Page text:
The fdistribution and the second secret of statistics

We now come to the ¿-distribution, presumably known to most readers because they have encountered the ¿-test in an introductory statistics course. The apocrypha associated with this distribution is fascinating (Freedman eta/. 1998): all agree that W. S. Gossett (1876-1936) worked for Guiness Brewery, developed the ideas, and published under the name of ''Student.'' Whether he did this to keep industrial secrets (Yates 1951) or because his employers did not want him to be doing such work so that he tried to keep it secret from them, is part of the legend. According to Yates (1951), Gossett set out to find the exact distribution of the sample standard deviation, of the ratio of the mean to the standard deviation, and of the correlation coefficient. He was trained as a chemist, not a mathematician, and ended up using experiment and curve fitting to obtain the answers (which R. A. Fisher later proved to be correct).

There are three ways, of increasing complexity, of thinking about the ¿-distribution. The first is a simple empirical observation: very often -especially with ecological data - the normal distribution does not give a good fit to the data because the tails of the data are ''too high.'' That is, there are too many data points with large deviations for the data to be likely from a normal distribution.

The second is this: whenever we take measurements with error (i.e. almost always when we take measurements), we need to estimate the standard deviation of the normal distribution assumed to characterize the errors. But with a limited number of measurements, it is hard to estimate the standard deviation accurately. And this is the second secret of statistics: we almost never know the standard deviation of the error distribution.

The third approach is a more formal, mathematical one. To begin, we note that if Y is normally distributed with mean 0 and variance a , then X = Y/a will be normally distributed with mean 0 and variance 1. Now, when we take a series of measurements and compute the squared deviations, we will end up with a chi-square random variable. If we let X„2 denote a chi-square random variable with n degrees of freedom and X denote a N(0, 1) random variable, then the ratio T = Xis said to be a Student's t-random variable with n degrees of freedom. It has probability density function f (t) = c (l +£) 2 (3.86)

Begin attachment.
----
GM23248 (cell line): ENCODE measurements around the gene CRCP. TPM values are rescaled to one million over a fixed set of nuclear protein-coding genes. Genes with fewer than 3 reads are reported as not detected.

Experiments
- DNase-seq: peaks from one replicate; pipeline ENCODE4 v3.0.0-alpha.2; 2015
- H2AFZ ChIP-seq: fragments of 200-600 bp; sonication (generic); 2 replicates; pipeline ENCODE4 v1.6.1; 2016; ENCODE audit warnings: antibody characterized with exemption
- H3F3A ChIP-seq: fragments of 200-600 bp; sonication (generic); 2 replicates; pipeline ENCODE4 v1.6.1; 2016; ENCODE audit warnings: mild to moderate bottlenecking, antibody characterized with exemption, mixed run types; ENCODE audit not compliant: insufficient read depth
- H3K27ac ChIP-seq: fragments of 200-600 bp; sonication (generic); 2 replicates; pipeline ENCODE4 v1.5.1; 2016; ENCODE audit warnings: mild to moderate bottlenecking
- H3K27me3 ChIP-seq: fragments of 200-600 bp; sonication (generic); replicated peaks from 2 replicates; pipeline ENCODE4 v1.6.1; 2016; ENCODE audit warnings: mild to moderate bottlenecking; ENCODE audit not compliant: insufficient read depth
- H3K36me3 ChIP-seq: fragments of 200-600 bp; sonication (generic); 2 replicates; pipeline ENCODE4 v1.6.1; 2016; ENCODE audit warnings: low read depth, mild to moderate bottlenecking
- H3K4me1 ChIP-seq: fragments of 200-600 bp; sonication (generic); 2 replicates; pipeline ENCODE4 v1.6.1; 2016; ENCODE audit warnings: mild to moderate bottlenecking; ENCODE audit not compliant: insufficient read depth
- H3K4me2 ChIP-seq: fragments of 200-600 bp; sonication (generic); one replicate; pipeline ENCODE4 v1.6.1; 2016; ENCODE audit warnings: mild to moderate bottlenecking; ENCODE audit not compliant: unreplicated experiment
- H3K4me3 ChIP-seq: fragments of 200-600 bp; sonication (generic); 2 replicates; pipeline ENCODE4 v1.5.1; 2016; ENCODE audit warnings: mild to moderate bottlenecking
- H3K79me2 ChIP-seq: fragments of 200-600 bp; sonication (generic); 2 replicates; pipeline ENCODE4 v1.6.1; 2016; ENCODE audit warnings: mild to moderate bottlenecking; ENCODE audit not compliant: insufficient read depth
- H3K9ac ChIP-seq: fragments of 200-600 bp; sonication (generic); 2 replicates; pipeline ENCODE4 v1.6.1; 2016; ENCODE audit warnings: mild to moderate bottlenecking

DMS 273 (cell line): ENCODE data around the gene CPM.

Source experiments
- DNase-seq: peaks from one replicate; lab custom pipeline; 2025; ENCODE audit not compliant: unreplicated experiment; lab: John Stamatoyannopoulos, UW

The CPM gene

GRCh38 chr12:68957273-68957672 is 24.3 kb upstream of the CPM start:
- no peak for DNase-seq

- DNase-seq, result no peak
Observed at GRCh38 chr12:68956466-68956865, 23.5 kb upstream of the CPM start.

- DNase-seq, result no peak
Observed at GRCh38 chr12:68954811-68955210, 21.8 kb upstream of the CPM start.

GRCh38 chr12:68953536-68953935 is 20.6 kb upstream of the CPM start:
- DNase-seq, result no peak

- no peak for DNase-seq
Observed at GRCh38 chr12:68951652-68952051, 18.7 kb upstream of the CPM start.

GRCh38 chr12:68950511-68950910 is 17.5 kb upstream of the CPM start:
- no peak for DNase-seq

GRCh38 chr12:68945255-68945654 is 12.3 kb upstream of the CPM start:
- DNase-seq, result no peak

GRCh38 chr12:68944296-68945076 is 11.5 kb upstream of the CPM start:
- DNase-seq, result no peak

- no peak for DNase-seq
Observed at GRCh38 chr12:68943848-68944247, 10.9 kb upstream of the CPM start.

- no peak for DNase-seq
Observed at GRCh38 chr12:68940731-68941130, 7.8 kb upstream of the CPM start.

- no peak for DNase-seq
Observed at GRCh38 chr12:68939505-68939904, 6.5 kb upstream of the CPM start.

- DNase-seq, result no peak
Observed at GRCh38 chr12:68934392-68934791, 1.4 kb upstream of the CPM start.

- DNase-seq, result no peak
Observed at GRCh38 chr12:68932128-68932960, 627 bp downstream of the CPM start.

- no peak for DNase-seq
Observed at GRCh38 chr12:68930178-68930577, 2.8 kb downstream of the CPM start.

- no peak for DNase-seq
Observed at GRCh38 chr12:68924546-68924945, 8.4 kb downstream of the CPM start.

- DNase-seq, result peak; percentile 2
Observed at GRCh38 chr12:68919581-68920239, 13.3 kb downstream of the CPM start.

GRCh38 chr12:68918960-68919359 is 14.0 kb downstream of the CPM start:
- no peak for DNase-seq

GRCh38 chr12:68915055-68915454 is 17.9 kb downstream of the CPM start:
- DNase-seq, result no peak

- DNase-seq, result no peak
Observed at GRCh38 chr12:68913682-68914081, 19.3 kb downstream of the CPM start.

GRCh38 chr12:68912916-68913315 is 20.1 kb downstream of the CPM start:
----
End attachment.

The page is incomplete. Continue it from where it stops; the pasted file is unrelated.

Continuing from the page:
where c is a normalization constant, chosen so that J1 f (t)dt = 1. I have not explicitly written it out because c involves the beta function, which we have not encountered yet, but will soon.

Since c is a constant, we can learn a bit about f (t) by examining Eq. (3.86) as a function of t. For example, note thatf(t) is symmetrical because t appears only as a square; thus we conclude that f (—t) = f (t) and from that E{T} = 0. Second, recalling the definition of the exponential function and writingf (t) asf (t) = c[1 + (t2/n)]—1/2 [1 + (t2/n)]—n/2 we conclude that as n !i,f (t) ! ce—^/2, which is the normal probability density function. Finally, and this we cannot see from Eq. (3.86) so you have to take my word for it (and that of Abramowitz and Stegun (1974), p. 948), Var{T} = n/(n — 2), which goes to 1 as n goes to infinity, but is larger than 1. Clearly, we need n > 2 for the variance to be defined; the t-distribution with one degree of freedom is also known as the Cauchy distribution. In Figure 3.11 I show the t-distribution for

Figure 3.11. The {-distribution with n = 4 or n = 10 degrees of freedom. Note that the shape is normal-like, but that the tails are "fatter" when n = 4.

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